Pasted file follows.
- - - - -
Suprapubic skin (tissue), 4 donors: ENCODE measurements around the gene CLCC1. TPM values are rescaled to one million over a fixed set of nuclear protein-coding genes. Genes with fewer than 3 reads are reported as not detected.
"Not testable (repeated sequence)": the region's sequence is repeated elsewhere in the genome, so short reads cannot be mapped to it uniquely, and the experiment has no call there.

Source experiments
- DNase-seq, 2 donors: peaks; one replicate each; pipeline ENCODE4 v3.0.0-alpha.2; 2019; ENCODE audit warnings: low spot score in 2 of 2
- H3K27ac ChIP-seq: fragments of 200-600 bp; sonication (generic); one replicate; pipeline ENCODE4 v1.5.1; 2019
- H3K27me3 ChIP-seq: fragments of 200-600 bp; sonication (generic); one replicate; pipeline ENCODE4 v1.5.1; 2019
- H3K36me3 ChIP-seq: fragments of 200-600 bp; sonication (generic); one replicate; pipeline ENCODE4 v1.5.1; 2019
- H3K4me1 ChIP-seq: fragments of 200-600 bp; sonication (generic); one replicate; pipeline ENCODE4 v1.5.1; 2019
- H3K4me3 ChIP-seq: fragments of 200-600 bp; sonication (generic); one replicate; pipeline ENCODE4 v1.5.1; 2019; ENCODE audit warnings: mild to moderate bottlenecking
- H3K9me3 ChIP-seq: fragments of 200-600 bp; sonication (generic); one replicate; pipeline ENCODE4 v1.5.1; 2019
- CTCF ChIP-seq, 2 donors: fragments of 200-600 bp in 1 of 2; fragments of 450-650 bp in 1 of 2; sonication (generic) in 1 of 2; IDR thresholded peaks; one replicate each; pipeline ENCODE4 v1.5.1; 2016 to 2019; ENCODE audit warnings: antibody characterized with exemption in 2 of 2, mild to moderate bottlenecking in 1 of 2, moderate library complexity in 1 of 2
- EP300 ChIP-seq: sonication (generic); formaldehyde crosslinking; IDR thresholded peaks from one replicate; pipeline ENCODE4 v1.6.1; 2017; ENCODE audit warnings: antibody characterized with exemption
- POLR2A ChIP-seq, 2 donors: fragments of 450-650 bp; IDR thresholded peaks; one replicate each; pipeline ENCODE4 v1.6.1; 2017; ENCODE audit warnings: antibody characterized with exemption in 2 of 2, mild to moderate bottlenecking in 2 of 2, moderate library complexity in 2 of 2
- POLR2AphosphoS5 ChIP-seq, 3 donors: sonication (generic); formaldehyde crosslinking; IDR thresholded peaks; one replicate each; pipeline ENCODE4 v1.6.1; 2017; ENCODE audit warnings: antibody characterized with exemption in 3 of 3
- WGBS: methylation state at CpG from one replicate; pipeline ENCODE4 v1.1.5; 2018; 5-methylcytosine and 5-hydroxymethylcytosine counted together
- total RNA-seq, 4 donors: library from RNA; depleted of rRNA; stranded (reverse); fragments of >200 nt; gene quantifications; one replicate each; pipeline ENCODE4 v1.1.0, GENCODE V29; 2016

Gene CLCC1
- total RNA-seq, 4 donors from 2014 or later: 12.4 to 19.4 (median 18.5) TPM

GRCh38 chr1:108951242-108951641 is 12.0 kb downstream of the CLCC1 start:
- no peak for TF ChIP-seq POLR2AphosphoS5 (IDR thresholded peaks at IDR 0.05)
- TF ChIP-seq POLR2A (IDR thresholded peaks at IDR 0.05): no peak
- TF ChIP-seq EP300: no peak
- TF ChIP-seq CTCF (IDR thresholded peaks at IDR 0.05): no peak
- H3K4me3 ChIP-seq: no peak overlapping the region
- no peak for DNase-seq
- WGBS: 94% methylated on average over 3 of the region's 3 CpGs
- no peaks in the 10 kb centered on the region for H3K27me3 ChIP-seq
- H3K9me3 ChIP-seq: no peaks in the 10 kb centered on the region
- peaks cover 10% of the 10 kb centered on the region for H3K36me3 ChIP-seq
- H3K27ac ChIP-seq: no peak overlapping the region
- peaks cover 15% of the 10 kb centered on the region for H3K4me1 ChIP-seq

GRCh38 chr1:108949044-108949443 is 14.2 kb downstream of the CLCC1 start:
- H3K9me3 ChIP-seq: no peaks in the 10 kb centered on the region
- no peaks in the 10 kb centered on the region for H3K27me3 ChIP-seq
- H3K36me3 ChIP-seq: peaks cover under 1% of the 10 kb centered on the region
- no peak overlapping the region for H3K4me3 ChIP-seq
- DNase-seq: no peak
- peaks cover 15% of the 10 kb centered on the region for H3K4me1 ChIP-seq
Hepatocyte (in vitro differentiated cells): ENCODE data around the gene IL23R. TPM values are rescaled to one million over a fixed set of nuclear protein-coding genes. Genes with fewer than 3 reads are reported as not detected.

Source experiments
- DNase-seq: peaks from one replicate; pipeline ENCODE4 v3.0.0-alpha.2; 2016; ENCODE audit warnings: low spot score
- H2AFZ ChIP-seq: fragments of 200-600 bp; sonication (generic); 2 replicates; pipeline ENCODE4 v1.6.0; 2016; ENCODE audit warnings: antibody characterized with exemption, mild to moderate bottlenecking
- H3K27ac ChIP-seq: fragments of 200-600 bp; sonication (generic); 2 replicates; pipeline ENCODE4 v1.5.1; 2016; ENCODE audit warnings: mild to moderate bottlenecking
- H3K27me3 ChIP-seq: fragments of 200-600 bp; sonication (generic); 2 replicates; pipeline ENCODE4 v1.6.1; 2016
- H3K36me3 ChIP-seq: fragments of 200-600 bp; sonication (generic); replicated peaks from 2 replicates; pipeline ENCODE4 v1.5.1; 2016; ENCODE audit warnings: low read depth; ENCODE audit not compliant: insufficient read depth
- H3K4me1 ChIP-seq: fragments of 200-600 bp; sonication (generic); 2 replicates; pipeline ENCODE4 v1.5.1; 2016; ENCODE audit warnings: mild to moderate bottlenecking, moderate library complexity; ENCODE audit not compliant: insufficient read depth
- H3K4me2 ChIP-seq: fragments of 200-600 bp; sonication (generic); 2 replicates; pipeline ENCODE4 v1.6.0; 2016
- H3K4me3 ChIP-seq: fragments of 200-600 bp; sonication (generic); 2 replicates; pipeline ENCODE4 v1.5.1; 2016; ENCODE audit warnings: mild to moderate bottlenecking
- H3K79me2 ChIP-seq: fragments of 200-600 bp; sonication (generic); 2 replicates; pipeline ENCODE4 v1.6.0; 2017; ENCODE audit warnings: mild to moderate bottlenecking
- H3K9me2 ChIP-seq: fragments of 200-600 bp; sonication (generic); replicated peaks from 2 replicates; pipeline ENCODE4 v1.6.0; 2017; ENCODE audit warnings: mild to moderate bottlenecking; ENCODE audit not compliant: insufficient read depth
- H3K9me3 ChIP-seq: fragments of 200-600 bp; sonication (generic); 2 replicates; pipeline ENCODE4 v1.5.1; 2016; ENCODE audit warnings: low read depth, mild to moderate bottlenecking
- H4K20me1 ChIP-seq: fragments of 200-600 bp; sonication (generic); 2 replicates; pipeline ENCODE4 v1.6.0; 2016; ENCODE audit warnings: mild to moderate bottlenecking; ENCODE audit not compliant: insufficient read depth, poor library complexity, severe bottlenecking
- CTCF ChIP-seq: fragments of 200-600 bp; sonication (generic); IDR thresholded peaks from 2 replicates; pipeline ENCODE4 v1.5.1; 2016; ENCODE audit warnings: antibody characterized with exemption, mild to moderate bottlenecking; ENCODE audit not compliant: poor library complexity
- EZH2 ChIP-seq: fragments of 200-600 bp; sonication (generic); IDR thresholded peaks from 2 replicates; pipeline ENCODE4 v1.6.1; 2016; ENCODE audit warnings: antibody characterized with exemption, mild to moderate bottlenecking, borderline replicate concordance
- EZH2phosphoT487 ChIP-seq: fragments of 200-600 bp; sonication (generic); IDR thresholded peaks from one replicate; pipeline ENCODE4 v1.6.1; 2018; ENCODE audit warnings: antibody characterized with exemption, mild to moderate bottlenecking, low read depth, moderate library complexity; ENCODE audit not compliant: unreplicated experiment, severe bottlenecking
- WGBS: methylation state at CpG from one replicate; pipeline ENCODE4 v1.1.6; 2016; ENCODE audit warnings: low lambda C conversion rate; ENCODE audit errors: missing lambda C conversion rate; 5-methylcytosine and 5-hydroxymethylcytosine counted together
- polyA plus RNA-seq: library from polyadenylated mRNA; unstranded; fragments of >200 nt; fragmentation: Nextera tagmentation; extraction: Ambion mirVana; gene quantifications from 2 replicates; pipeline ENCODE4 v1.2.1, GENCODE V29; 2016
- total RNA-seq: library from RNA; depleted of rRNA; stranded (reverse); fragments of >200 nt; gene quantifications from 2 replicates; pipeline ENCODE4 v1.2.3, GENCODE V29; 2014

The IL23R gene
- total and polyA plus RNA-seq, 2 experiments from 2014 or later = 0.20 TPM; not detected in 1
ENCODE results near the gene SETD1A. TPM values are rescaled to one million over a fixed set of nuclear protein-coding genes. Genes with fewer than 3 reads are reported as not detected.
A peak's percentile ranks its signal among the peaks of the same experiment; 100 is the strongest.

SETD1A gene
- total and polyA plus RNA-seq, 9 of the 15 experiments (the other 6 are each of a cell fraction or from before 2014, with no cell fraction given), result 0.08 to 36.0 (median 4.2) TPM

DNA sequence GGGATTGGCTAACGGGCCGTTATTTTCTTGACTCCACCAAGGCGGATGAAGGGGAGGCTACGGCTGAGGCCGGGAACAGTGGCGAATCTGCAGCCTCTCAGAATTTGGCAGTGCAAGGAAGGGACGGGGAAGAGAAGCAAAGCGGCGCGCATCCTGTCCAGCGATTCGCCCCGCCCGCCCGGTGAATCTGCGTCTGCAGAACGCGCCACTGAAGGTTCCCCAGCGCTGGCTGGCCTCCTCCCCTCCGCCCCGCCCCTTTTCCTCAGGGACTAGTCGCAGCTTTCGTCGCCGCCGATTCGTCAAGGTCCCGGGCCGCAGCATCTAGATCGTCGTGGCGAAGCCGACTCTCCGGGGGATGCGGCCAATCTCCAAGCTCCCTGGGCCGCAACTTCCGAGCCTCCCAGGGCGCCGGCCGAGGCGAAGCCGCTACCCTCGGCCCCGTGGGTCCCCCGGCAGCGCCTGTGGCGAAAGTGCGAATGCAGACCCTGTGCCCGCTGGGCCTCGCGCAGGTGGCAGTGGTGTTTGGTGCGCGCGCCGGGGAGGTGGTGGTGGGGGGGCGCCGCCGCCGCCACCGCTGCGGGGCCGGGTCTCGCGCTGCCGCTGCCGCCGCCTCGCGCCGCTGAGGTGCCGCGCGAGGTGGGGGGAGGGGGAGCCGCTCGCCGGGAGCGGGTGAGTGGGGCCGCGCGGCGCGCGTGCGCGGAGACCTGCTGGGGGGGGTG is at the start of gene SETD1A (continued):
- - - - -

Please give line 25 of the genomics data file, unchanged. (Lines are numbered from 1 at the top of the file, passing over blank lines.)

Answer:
- no peak for DNase-seq